What else can be done?
What can be done tends to be little details. One of them is to change the way we do mortgages. During the financial crisis, something like 15 million households were underwater on their mortgages—meaning their house fell in value to less than the amount owed on their mortgage. That was devastating because then they had negative wealth. A lot of people thought banks should offer workouts on them or reduce the principal. The government tried to encourage that, but it didn’t happen very much.
So my proposal is that in the future, mortgages should have a preplanned workout and it should be automatic. As home values fall, the principal should be reduced. Now, this is something that mortgage companies don’t particularly like because it sounds like they’ll lose a lot of money in that circumstance, but I argue that we can price that in.
Another example: I think we should have government subsidies to offer financial advice for low-income people. There’s also the issue of legal advice for low-income people. You have rich people with their lawyers and poor people who just don’t have a clue.
You mentioned businesses wanting self-regulation to avoid a race to the bottom. What else can businesses do to better serve their customers or society at large?
In the United States especially, corporate law has emphasized that boards of directors have a duty of loyalty to their shareholders. And our U.S. corporate law has resisted the idea of multiple stakeholders. So the U.S. model has been that corporations owe their loyalty to the people who put up the money to start the company—the shareholders—and beyond that only to uphold the law. They shouldn’t be promoting their community or “giving gifts.”
But that thinking has changed recently. Notably, there has been a movement in just the past three years for creating a new corporate form called the “benefit corporation.” Now half of the 50 U.S. states have it, and more will have it soon. The idea is that the company, when it’s founded—or later it could convert to a benefit corporation—puts in its charter multiple goals. Profits is one, but something like promoting the community or cleaning the environment is another. Then no shareholder could sue them for pursuing those things. In fact, a shareholder or anyone could sue them if they don’t pursue their idealistic goal. So they become identified as a corporation with a lofty goal or goals. There are now about 1,000 of these corporations. They’re all small, but it’s interesting that it happened in America, which had been the most capitalist country.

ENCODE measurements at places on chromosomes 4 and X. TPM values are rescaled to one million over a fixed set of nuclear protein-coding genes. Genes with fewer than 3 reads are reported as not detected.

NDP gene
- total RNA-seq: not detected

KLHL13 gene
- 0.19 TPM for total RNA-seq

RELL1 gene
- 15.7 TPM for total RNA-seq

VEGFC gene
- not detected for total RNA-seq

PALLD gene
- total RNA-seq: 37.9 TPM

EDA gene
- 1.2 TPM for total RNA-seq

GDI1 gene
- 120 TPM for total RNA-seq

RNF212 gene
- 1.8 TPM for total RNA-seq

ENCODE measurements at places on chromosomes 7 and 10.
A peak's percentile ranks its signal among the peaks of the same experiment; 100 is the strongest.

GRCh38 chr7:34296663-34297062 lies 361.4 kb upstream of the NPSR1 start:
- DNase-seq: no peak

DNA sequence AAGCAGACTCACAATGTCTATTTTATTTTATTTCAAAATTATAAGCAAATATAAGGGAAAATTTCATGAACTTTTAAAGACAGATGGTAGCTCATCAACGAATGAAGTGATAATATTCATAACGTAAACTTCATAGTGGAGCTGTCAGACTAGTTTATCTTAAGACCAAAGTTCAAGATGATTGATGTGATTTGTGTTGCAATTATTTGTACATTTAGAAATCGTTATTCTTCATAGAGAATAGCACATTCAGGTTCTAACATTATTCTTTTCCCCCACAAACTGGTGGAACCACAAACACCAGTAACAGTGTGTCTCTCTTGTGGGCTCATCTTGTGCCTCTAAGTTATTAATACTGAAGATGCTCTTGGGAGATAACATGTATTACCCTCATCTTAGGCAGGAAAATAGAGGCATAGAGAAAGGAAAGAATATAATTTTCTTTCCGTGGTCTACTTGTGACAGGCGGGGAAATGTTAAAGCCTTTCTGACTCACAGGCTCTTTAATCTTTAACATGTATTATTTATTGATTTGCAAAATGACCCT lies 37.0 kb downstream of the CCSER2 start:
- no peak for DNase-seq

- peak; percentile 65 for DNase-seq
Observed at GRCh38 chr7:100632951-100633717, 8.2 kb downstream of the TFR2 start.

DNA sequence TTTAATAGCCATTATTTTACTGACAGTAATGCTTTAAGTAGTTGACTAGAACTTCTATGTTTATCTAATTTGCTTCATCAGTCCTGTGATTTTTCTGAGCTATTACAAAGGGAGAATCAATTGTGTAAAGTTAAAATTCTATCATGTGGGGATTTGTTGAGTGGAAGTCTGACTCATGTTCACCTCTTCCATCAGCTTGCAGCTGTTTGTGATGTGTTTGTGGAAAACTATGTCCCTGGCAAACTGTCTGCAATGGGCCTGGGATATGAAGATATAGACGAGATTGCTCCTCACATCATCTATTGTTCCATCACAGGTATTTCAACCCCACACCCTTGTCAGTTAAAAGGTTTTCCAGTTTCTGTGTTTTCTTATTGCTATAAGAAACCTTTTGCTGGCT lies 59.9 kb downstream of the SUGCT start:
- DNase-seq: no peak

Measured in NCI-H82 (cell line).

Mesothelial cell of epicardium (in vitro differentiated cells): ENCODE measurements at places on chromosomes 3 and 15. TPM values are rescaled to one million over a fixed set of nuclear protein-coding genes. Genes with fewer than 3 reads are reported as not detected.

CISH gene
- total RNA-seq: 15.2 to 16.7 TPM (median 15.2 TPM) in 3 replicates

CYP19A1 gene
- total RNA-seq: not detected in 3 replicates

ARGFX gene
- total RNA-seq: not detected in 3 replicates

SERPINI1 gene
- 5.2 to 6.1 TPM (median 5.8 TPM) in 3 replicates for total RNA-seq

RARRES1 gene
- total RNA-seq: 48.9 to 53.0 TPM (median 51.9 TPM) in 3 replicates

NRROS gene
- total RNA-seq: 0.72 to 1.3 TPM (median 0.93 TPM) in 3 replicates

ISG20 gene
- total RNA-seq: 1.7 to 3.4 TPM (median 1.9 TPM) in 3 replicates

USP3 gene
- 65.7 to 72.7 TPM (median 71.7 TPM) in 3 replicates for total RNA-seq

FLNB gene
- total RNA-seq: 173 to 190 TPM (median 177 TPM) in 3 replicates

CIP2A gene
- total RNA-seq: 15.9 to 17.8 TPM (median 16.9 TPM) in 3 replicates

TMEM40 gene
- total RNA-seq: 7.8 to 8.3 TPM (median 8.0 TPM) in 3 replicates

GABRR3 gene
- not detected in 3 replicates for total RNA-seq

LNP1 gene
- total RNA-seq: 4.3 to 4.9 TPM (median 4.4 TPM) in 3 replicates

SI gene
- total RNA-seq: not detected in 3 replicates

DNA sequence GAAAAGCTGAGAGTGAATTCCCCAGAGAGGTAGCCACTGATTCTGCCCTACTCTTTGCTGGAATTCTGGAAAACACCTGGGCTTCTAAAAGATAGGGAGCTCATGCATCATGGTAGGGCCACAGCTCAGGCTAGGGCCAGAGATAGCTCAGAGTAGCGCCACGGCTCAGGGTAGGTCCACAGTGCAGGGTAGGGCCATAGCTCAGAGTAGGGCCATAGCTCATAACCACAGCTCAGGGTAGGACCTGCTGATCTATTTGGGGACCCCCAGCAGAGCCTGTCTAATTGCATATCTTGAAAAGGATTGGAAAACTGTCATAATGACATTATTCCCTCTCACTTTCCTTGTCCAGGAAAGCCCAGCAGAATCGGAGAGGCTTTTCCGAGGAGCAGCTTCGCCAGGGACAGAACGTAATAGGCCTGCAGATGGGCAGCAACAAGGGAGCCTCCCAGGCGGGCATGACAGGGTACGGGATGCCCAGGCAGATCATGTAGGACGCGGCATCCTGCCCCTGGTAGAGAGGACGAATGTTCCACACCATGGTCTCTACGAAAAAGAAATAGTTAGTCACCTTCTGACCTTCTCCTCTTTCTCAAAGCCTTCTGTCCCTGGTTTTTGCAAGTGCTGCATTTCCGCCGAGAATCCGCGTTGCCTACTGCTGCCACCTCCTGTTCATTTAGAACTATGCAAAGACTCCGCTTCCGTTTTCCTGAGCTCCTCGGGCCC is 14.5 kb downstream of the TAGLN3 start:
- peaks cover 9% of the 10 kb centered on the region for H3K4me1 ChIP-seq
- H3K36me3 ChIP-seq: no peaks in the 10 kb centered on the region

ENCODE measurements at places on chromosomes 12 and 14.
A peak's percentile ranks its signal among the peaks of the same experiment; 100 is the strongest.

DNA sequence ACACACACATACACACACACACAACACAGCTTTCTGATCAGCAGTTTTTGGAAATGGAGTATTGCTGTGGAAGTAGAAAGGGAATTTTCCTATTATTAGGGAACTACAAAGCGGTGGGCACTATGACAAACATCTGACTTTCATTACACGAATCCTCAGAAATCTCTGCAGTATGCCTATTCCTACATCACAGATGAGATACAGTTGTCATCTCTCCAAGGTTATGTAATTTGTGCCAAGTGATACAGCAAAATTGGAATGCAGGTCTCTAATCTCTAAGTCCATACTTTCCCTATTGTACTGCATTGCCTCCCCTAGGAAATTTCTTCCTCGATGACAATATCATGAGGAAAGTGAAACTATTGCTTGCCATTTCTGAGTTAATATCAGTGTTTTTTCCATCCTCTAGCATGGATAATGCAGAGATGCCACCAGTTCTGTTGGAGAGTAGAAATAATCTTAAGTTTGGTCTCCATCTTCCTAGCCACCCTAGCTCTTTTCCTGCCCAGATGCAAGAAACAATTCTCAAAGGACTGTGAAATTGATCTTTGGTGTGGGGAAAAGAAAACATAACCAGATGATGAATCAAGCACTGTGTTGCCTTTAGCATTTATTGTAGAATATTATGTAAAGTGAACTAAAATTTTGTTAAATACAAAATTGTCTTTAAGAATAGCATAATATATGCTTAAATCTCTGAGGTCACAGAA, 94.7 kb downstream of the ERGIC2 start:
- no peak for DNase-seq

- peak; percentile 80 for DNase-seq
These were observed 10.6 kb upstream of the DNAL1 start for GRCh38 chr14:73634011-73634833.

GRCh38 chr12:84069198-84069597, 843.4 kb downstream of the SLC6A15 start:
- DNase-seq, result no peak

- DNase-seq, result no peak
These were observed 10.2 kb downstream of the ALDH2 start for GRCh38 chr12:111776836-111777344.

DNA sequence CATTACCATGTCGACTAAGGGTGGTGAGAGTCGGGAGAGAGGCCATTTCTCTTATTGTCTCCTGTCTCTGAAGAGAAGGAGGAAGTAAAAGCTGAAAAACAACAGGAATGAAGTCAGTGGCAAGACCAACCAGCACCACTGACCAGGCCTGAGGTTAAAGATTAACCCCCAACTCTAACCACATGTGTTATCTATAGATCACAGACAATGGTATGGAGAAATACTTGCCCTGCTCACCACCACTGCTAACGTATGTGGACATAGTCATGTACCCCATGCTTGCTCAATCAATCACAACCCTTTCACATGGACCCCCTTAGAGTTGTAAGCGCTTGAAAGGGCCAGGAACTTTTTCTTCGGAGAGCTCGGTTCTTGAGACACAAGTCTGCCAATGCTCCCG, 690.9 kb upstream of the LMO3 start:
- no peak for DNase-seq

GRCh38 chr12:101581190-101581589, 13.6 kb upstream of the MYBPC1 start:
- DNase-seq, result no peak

Robert J. Shiller is a professor of economics at Yale University and a professor of finance and a fellow at the Yale School of Management's International Center for Finance. He and economists Eugene Fama and Lars Peter Hansen of the University of Chicago were awarded the 2013 Nobel Prize in Economic Sciences for their work analyzing asset prices. He has written about financial markets, financial innovation, behavioral economics, macroeconomics, real estate and statistical methods, as well as public attitudes, opinions and moral judgments about markets. His latest book, “Finance and the Good Society,” was published in April 2012. His indices of repeat home sales prices, originally developed with economist Karl E. Case, are published as the S&P/Case-Shiller Home Price Indices and form the basis of futures markets on the Chicago Mercantile Exchange.